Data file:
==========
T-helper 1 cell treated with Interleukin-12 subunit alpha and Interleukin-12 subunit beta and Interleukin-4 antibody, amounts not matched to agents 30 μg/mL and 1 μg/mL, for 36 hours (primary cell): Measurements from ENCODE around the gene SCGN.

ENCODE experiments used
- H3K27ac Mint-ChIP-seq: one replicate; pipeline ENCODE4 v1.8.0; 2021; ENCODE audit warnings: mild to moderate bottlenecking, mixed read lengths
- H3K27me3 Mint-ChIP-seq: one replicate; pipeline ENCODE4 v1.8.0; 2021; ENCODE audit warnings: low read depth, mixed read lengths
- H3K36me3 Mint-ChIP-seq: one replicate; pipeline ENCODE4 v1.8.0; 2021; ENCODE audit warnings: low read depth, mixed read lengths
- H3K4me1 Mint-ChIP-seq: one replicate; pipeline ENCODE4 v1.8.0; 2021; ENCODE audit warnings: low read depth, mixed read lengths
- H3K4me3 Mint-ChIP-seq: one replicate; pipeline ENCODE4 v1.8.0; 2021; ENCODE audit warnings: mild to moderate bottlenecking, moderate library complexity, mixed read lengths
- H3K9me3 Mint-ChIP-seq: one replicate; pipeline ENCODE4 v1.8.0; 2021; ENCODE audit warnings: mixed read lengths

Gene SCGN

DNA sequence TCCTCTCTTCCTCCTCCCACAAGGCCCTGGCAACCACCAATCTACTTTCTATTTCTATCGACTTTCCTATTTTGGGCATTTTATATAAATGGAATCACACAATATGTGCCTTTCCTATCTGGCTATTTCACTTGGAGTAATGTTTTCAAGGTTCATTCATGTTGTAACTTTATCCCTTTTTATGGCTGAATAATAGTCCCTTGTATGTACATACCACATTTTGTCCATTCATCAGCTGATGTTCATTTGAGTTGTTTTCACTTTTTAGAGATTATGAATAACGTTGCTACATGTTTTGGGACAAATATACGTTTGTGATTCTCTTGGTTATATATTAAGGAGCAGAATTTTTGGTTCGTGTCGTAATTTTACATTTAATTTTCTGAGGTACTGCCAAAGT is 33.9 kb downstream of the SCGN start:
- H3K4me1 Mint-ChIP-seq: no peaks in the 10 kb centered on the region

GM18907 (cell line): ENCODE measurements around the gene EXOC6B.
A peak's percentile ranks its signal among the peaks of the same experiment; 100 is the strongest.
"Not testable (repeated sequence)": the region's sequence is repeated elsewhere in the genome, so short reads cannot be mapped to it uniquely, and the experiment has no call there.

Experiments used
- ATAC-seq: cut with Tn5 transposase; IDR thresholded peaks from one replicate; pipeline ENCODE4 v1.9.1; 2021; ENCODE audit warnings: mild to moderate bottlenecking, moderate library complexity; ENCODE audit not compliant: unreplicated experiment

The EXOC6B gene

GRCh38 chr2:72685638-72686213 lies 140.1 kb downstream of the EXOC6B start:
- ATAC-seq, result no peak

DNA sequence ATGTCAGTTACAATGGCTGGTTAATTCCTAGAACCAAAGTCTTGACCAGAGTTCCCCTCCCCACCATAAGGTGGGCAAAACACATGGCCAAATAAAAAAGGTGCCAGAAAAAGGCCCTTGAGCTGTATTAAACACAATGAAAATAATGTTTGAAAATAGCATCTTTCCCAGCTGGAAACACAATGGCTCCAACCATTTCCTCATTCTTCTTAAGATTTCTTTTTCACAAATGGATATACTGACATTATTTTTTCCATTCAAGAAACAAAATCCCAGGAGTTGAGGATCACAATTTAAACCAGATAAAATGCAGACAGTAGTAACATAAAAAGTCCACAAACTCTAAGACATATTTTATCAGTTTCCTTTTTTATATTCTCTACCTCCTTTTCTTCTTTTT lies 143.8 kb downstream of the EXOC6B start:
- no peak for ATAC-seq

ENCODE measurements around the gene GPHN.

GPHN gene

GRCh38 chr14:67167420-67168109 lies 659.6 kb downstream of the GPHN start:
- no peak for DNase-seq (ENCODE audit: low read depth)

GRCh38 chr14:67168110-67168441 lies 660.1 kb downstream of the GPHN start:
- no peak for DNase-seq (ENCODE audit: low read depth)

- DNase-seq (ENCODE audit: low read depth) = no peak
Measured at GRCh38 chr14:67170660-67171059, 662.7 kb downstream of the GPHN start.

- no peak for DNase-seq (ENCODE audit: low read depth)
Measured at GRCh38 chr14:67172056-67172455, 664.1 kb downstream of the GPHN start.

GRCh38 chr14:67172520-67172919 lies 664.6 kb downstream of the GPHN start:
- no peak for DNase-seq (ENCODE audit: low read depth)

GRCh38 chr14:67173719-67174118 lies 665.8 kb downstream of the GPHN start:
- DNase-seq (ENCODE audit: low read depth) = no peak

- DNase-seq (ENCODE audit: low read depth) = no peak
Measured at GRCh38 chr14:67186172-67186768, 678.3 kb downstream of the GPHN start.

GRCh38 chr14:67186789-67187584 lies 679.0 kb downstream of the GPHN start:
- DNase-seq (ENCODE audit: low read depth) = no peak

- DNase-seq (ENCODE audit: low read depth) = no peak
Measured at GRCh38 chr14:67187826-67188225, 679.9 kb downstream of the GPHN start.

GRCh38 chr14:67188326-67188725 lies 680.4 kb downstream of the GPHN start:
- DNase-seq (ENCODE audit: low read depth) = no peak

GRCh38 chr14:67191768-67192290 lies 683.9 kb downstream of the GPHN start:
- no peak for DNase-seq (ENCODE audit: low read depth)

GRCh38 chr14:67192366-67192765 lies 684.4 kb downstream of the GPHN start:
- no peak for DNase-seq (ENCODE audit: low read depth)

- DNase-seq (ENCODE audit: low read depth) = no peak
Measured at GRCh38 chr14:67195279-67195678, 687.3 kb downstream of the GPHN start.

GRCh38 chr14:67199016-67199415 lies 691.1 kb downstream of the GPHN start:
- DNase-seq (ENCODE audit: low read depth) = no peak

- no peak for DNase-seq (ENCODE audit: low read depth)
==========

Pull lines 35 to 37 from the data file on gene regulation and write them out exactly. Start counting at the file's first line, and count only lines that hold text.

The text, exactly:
- DNase-seq (ENCODE audit: low read depth) = no peak

- DNase-seq (ENCODE audit: low read depth) = no peak
Measured at GRCh38 chr14:67186172-67186768, 678.3 kb downstream of the GPHN start.